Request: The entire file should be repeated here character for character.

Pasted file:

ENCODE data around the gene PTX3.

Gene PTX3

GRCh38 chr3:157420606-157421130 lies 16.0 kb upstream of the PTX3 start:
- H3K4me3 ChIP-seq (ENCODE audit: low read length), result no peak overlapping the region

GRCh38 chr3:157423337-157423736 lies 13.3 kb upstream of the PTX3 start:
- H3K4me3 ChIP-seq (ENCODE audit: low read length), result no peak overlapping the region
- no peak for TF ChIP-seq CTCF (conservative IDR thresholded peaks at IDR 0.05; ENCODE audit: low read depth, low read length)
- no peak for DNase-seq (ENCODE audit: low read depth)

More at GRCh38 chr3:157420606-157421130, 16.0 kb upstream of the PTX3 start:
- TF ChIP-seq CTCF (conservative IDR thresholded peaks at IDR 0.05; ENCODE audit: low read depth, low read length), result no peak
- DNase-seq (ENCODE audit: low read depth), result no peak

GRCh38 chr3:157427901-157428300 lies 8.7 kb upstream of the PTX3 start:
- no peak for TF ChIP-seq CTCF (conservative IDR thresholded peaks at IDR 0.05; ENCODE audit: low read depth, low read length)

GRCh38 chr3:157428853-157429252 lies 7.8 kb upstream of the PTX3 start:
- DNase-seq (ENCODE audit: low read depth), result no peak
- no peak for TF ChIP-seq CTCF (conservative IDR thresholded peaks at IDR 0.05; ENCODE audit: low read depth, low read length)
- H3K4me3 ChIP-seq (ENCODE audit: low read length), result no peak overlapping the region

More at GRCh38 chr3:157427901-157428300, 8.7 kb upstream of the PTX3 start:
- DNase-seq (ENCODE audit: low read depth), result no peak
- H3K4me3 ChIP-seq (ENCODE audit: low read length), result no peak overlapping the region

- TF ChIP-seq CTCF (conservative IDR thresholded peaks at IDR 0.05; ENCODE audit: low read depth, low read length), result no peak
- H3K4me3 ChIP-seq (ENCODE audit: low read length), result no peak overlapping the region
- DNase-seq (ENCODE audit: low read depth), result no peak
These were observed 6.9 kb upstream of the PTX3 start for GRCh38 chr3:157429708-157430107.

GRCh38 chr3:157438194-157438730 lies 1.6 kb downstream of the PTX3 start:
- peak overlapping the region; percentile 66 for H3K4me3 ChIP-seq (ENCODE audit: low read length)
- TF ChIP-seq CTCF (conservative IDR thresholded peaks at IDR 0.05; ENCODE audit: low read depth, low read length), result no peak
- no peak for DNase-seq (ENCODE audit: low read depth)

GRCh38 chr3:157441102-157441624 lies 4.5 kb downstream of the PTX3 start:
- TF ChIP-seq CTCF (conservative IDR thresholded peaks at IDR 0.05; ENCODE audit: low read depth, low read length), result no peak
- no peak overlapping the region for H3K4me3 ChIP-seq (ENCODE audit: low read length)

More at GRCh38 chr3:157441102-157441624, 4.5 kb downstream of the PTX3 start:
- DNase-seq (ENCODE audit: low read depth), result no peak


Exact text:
ENCODE data around the gene PTX3.

Gene PTX3

GRCh38 chr3:157420606-157421130 lies 16.0 kb upstream of the PTX3 start:
- H3K4me3 ChIP-seq (ENCODE audit: low read length), result no peak overlapping the region

GRCh38 chr3:157423337-157423736 lies 13.3 kb upstream of the PTX3 start:
- H3K4me3 ChIP-seq (ENCODE audit: low read length), result no peak overlapping the region
- no peak for TF ChIP-seq CTCF (conservative IDR thresholded peaks at IDR 0.05; ENCODE audit: low read depth, low read length)
- no peak for DNase-seq (ENCODE audit: low read depth)

More at GRCh38 chr3:157420606-157421130, 16.0 kb upstream of the PTX3 start:
- TF ChIP-seq CTCF (conservative IDR thresholded peaks at IDR 0.05; ENCODE audit: low read depth, low read length), result no peak
- DNase-seq (ENCODE audit: low read depth), result no peak

GRCh38 chr3:157427901-157428300 lies 8.7 kb upstream of the PTX3 start:
- no peak for TF ChIP-seq CTCF (conservative IDR thresholded peaks at IDR 0.05; ENCODE audit: low read depth, low read length)

GRCh38 chr3:157428853-157429252 lies 7.8 kb upstream of the PTX3 start:
- DNase-seq (ENCODE audit: low read depth), result no peak
- no peak for TF ChIP-seq CTCF (conservative IDR thresholded peaks at IDR 0.05; ENCODE audit: low read depth, low read length)
- H3K4me3 ChIP-seq (ENCODE audit: low read length), result no peak overlapping the region

More at GRCh38 chr3:157427901-157428300, 8.7 kb upstream of the PTX3 start:
- DNase-seq (ENCODE audit: low read depth), result no peak
- H3K4me3 ChIP-seq (ENCODE audit: low read length), result no peak overlapping the region

- TF ChIP-seq CTCF (conservative IDR thresholded peaks at IDR 0.05; ENCODE audit: low read depth, low read length), result no peak
- H3K4me3 ChIP-seq (ENCODE audit: low read length), result no peak overlapping the region
- DNase-seq (ENCODE audit: low read depth), result no peak
These were observed 6.9 kb upstream of the PTX3 start for GRCh38 chr3:157429708-157430107.

GRCh38 chr3:157438194-157438730 lies 1.6 kb downstream of the PTX3 start:
- peak overlapping the region; percentile 66 for H3K4me3 ChIP-seq (ENCODE audit: low read length)
- TF ChIP-seq CTCF (conservative IDR thresholded peaks at IDR 0.05; ENCODE audit: low read depth, low read length), result no peak
- no peak for DNase-seq (ENCODE audit: low read depth)

GRCh38 chr3:157441102-157441624 lies 4.5 kb downstream of the PTX3 start:
- TF ChIP-seq CTCF (conservative IDR thresholded peaks at IDR 0.05; ENCODE audit: low read depth, low read length), result no peak
- no peak overlapping the region for H3K4me3 ChIP-seq (ENCODE audit: low read length)

More at GRCh38 chr3:157441102-157441624, 4.5 kb downstream of the PTX3 start:
- DNase-seq (ENCODE audit: low read depth), result no peak